Hyaluronic acid (HA) or sodium hyaluronate is a common ingredient in skincare that is often misunderstood. HA is a natural polymer that plays several critical roles in keeping skin healthy. It is important to know that not all HA is created equal and its role as an ingredient in skincare products is frequently misrepresented.
First, some background information:
- HA is a string of sugar molecules that coil up to fill space in the skin (i.e., plump the skin). Let us briefly explain – HA is a repeating unit (i.e., polymer) of two sugar rings bonded together (think of a figure 8). When coiled up, HA physically supports the natural collagen matrix (structural backbone of the skin), increasing skin’s volume and fullness.
- HA is famously thought of as a sponge due to its ability to hold water. Attached to the edges of each sugar ring are several chemical functional groups that are acidic in nature and highly charged. This allows them to easily bond with and hold onto water.
- The key to HA’s functionality within the skin is the length of the string of sugar molecules (the length of repeating figure 8’s). This length determines the molecular weight of the HA. A very long string can more easily coil up to increase skin’s volume and decrease the appearance of wrinkles. But therein lies the rub—the longer the string, the less likely it is to be absorbed through the skin.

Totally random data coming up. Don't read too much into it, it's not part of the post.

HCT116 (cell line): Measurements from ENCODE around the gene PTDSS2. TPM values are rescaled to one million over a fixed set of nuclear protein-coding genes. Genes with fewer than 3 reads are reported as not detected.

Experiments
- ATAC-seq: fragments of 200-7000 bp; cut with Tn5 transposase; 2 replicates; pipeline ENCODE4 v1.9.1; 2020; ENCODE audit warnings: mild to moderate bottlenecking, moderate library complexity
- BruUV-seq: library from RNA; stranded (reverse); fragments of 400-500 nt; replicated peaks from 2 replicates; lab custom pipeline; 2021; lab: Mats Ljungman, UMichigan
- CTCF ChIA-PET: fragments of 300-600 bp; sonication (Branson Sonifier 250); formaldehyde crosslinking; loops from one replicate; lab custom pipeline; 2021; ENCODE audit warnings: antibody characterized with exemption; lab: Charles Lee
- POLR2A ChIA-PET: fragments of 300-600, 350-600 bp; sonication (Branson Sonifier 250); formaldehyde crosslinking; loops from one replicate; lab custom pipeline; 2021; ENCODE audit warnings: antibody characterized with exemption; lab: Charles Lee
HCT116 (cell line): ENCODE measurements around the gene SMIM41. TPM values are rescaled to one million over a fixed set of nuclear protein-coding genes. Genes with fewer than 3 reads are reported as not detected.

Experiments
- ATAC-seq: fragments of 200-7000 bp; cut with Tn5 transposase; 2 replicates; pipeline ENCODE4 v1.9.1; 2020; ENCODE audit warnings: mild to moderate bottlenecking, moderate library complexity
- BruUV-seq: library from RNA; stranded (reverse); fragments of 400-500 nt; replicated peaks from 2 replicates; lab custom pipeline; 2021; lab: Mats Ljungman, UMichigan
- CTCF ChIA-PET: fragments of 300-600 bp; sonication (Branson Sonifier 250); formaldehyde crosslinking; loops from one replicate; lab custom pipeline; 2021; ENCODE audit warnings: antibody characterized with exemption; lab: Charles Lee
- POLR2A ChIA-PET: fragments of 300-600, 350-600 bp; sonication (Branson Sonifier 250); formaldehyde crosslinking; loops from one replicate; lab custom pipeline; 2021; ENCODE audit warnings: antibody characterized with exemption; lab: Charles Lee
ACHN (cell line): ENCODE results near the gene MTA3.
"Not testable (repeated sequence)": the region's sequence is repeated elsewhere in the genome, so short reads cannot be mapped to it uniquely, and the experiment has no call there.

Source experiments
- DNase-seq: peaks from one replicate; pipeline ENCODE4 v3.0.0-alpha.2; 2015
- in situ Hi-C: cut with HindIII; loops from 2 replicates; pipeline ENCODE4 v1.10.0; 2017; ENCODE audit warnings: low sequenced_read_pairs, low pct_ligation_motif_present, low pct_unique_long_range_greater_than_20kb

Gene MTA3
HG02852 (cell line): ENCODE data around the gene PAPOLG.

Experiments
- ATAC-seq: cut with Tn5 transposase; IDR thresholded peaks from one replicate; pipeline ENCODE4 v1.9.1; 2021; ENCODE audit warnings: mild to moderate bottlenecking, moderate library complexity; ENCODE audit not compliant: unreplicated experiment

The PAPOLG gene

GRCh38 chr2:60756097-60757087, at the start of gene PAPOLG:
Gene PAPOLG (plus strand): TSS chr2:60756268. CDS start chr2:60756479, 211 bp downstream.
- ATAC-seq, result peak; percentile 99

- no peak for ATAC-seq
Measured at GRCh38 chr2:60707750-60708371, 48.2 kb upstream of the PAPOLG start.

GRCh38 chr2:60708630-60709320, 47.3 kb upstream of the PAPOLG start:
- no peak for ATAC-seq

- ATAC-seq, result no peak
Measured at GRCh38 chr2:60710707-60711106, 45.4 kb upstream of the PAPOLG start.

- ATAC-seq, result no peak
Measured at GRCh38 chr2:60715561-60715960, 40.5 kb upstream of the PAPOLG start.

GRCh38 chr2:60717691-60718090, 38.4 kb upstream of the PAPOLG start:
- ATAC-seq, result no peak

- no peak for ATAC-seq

So why is HA in so many skincare products?
HA is desirable because it is a water-absorbing, natural polymer that feels great against the skin. High molecular weight strings of HA, although not able to penetrate the skin, serve as a moisture barrier by retaining water and keeping the skin from drying out. HA can also be used to replace synthetic fillers such as silicone enabling skincare companies to make healthier, more effective skincare alternatives.
What most consumers don’t know:
There are shorter HA strings (low molecular weight) which are much easier and cheaper to manufacture – and this less expensive HA is often falsely advertised as skin plumping. Shorter string HA molecules found in many skincare products are more likely to penetrate the skin, but do not effectively coil up and plump the skin — hence why not all HA is considered equal (there is a reason HA fillers are injected into the skin with a needle!).
Healthy, nourished skin has the ability to produce HA naturally. In part 2 of this series, we will delve further into the biological role of HA in the skin, and its relationship to your health.